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Exp Clin Endocrinol Diabetes. 2012 Sep;120(8):445-50. doi: 10.1055/s-0032-1311642. Epub 2012 May 25.

Effects of supervised exercise on gamma-glutamyl transferase levels in patients with isolated impaired fasting glucose and those with impaired fasting glucose plus impaired glucose tolerance.

Author information

1
Department of Sport Science, Medical Section, University of Innsbruck, Austria. martin.burtscher@uibk.ac.at

Abstract

AIM:

To study the effects of a supervised exercise program on serum gamma-glutamyl transferase (GGT), glycemic control and cardiovascular risk factors in pre-diabetic patients with isolated impaired fasting glucose (IFG) and those with IFG plus impaired glucose tolerance (IGT).

METHODS:

Out of 60 pre-diabetic patients (30 with isolated IFG and 30 with IFG + IGT) 24 were randomly assigned to the supervised exercise program (1 h twice a week) and 36 only obtained counselling on the risk of diabetes and its prevention. Patients have been followed over a 12-month period.

RESULTS:

The main findings were that patients with IFG + IGT had increased GGT levels at baseline (49.2±27.4 U/L) compared to subjects with isolated IFG (28.1±21.9 U/L) (p<0.01), and that GGT levels improved only after the supervised exercise intervention within the IFG + IGT subjects ( - 17.7±19.6 U/L). Similarly, baseline triglyceride levels were also higher in IFG + IGT patients (p<0.001) and there was a decrease through exercise intervention in these patients only (p<0.05).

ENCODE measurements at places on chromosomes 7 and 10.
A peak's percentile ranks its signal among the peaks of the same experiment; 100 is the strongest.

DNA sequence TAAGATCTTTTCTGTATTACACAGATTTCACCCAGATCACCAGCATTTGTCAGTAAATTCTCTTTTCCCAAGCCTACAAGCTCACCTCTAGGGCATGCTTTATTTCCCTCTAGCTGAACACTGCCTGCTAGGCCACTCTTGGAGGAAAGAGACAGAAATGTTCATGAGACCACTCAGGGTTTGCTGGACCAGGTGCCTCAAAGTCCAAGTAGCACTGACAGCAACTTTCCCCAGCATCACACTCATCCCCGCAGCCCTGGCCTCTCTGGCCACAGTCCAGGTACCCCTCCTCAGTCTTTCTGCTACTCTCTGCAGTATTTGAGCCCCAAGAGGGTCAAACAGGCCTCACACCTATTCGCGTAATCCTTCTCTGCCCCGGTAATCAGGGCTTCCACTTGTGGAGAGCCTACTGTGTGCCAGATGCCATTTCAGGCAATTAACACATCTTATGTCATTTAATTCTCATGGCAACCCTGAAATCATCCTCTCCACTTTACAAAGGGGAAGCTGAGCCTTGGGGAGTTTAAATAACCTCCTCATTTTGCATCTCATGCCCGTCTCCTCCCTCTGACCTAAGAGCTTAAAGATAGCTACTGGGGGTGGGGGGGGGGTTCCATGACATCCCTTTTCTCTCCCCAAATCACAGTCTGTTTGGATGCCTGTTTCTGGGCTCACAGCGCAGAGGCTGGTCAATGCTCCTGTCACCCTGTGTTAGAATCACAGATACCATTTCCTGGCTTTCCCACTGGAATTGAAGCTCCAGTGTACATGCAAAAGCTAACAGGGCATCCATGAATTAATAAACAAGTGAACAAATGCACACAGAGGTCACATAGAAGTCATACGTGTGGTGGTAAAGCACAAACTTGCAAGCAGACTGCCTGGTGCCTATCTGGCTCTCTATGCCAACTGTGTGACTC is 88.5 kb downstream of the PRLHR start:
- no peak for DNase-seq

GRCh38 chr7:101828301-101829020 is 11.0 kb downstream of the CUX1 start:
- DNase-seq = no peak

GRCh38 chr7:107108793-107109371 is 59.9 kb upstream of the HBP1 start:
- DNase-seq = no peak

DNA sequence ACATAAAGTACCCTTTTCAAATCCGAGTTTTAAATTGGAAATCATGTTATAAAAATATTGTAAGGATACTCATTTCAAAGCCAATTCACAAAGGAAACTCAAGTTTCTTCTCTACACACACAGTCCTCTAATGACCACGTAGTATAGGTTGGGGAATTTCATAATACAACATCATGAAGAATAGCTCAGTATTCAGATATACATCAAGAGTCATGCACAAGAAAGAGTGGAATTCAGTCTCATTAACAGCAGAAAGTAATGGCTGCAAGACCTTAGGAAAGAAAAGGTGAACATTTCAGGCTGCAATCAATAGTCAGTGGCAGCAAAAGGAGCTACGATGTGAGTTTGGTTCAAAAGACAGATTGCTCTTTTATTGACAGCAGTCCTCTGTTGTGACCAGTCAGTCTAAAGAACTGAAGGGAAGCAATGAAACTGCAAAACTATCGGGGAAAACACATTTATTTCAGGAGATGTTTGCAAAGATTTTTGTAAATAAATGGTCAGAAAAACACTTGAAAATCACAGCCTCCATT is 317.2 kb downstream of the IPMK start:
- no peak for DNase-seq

CONCLUSION:

GGT is an unspecific marker of oxidative stress and both high plasma glucose and triglycerides levels may produce oxidative stress. Thus, patients with IFG + IGT seem to have higher levels of oxidative stress than those with isolated IFG. Based on the known association between GGT levels and cardiovascular risk factors, IFG + IGT patients may be at higher risk for the development of cardiovascular diseases. The specific effect of regular exercise on GGT in pre-diabetic patients may contribute to the understanding of the preventive effects related to exercise.

PMID:
22639399
DOI:
10.1055/s-0032-1311642
[Indexed for MEDLINE]

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